Fino Sherry. Savory & James| Vintage Wine History and Information

by Paul Kalemkiarian Sr | December 1983

Hugh Johnson, the well known wine authority and writer draws an interesting comparison between sherry and champagne. Both wines are white. Both wines are distinctly different from table wines: one is a spar­kling wine, and the other is a fortified wine. Both need long traditional treatment to achieve their special charac­ters. Both have a distinction given them by the chalk soil required for best qualities. Both are at opposite ends of the climate spectrum for grape growing and “both are revivifying aperitifs, of which you can drink an asto­nishing amount in their coun­tries and only feel more alive than you have ever felt before”.

Authentic sherry comes from only one place in the world… from Jerez De la Frontera in Spain. Our sherry was made by one of the lea­ding producers in Jerez, Fernando A. de Terry, for the shipping firm of Savory & James. Many sherry shippers have English origins. They order blends to individual specifications and export them under their label.

In the simplest of forms, the classification of sherries falls into three main categories based on the level of sweetness. Fino for dry, Amontillado for medium sweet, and Oloroso or Cream for sweet. The first two are also characterised by having developed “flor” in their ageing process. (A crusty yeast that develops in the wine, and imparts a flavor)

All Spanish sherry involves a lengthy ageing process by the Solera system. Basically it consists of transferring young wine to a barrel, ageing it for a while, then adding some of it to a barrel containing older wine, and then repea­ting the process to some still older wine. These bar­rels are stacked in rows, one row on top of the next, with the oldest at the bottom, and the youngest at the top in huge bodegas (above ground storehouses). It is said: “the key to the solera system is that the aged sherries in the bottom barrels educate the younger sherries which are placed into them by giving them character and taste of the old sherry”.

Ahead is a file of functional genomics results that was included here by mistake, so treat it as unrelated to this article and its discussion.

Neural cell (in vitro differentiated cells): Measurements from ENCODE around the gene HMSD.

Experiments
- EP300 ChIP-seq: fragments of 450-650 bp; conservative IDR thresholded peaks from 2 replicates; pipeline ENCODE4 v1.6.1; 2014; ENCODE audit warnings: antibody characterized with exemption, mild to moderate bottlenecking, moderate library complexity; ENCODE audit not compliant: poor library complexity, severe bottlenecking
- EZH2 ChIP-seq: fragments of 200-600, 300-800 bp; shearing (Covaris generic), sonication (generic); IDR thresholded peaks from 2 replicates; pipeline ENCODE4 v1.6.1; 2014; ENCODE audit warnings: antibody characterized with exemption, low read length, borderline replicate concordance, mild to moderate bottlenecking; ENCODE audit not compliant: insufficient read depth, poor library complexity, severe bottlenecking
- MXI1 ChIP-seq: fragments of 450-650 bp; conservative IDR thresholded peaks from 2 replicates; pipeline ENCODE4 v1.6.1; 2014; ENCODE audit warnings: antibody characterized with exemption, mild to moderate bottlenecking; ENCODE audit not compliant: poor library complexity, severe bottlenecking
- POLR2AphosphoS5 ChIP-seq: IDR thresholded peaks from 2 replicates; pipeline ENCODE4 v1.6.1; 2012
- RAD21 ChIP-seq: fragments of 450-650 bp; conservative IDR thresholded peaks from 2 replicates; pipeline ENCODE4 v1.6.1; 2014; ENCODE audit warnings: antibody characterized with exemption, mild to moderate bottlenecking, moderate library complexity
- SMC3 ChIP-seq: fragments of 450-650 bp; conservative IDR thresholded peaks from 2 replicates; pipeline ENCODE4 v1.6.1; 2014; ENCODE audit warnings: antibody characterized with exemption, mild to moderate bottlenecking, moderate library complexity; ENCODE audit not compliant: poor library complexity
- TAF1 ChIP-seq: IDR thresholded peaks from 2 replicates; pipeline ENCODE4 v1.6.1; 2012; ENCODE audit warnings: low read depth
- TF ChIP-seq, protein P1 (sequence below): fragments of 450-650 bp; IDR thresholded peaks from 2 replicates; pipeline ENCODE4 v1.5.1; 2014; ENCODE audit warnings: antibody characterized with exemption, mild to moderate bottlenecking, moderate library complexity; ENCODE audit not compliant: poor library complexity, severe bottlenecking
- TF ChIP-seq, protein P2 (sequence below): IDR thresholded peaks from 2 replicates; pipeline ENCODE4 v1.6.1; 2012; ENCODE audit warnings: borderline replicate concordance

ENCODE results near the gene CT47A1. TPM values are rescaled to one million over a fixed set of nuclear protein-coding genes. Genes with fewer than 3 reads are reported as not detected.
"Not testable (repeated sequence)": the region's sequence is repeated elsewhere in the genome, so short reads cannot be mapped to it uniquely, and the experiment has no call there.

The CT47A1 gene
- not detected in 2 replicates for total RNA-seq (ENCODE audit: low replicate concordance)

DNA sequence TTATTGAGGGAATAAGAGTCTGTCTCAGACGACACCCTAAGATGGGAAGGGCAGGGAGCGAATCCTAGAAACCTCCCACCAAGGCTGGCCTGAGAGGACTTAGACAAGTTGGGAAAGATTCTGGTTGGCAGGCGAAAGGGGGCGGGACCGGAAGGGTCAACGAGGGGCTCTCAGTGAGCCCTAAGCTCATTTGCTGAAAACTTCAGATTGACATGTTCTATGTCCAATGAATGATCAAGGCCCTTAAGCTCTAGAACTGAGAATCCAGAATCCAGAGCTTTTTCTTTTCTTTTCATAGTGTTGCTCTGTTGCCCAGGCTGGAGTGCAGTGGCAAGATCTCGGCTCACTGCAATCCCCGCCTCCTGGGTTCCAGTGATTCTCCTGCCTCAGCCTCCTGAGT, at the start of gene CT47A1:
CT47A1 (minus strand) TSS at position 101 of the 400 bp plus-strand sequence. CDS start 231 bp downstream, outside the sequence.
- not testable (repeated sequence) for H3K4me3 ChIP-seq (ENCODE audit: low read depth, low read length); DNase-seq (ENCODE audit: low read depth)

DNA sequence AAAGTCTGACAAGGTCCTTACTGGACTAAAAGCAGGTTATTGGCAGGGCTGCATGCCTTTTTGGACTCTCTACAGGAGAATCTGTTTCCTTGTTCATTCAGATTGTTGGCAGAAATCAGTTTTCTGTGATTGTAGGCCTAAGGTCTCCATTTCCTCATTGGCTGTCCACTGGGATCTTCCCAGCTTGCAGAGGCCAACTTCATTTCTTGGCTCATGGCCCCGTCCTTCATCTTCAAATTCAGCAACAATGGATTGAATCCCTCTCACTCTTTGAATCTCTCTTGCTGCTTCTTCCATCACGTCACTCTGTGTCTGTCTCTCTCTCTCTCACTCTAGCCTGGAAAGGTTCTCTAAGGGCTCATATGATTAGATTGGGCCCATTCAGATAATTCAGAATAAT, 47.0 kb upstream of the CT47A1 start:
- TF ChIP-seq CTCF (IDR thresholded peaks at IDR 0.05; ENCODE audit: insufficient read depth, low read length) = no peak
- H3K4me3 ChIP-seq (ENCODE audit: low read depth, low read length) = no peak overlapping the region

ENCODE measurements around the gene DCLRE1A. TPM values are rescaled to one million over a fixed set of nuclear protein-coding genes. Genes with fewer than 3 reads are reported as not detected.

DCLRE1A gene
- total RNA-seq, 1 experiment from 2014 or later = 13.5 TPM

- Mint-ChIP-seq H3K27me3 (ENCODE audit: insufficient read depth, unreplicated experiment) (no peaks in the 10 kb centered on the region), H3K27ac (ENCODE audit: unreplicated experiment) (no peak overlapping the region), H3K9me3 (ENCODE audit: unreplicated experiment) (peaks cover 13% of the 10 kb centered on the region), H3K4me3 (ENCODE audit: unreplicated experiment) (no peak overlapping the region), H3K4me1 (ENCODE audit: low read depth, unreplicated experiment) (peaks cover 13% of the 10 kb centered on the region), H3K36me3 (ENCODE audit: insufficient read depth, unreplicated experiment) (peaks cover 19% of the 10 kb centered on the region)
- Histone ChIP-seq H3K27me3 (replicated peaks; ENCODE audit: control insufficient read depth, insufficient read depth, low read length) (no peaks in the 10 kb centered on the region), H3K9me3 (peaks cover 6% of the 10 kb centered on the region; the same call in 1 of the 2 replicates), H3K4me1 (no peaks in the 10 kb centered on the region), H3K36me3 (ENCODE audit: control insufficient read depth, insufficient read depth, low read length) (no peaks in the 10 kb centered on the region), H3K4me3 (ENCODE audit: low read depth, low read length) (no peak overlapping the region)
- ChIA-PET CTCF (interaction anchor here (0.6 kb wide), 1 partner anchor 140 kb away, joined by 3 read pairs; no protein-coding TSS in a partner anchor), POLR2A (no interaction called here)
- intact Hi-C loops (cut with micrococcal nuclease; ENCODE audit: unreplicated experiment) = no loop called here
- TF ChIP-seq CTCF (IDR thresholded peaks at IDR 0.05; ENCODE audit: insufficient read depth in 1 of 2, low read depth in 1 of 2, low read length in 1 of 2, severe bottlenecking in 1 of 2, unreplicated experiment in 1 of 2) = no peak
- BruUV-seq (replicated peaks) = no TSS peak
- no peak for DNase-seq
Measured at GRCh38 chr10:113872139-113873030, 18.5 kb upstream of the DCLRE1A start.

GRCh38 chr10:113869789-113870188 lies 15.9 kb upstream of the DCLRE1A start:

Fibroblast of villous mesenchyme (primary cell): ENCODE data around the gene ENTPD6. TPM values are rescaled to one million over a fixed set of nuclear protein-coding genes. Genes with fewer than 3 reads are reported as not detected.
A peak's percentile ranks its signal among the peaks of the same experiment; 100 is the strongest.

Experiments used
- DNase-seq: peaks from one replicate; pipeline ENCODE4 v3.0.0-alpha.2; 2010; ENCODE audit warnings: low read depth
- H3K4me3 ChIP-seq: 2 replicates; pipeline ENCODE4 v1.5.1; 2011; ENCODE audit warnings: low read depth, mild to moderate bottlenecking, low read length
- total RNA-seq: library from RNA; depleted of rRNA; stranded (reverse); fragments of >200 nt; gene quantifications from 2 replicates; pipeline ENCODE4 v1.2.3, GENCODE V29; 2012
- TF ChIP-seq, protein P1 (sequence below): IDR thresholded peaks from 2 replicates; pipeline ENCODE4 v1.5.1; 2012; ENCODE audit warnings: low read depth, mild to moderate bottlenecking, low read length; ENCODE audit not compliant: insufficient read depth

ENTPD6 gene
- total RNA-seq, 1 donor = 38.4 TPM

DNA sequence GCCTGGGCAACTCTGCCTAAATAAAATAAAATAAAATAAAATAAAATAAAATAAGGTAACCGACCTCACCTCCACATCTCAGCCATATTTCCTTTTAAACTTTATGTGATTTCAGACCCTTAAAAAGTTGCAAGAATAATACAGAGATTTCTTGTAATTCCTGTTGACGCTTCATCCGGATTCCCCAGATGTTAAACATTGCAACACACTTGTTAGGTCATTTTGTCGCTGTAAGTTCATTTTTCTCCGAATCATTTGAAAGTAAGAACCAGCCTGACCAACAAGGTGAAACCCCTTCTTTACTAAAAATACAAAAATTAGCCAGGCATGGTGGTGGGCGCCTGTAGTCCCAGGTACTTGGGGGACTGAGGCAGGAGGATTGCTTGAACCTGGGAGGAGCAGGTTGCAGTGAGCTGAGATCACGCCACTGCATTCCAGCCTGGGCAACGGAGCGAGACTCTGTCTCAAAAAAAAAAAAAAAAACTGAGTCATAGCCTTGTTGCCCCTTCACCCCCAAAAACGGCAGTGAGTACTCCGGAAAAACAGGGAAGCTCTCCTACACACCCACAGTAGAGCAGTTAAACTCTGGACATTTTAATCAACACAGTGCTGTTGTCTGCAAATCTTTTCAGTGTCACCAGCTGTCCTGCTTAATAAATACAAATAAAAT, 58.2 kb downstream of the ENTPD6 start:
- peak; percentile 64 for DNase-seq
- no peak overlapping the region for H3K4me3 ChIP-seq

The principal grape used is the Palomino. Small quan­tities of Pedro Ximinez and Mantuo Canoczo grapes are also used. After picking, the grapes are spread on grass mats in the sun to concen­trate their juice. They are then pressed and fermented. Solera ageing, blending, clarifying, and fortifying follows, to produce the final form of each type of sherry.

Our sherry is deep golden yellow in color. It has a clean nutty aroma, with a hint of the fruit coming through. It has a dry taste, which continues into a nutty, fruity character, then finishes with a hint of the “flor” taste that is so characteristic. Serve well chilled, as an aperitif, with bold flavored hors d’oeuvres meats, sharp cheese, smoked foods. Try this Mediterranean tradition!

Cellaring Notes: Ready to drink. Will not improve.

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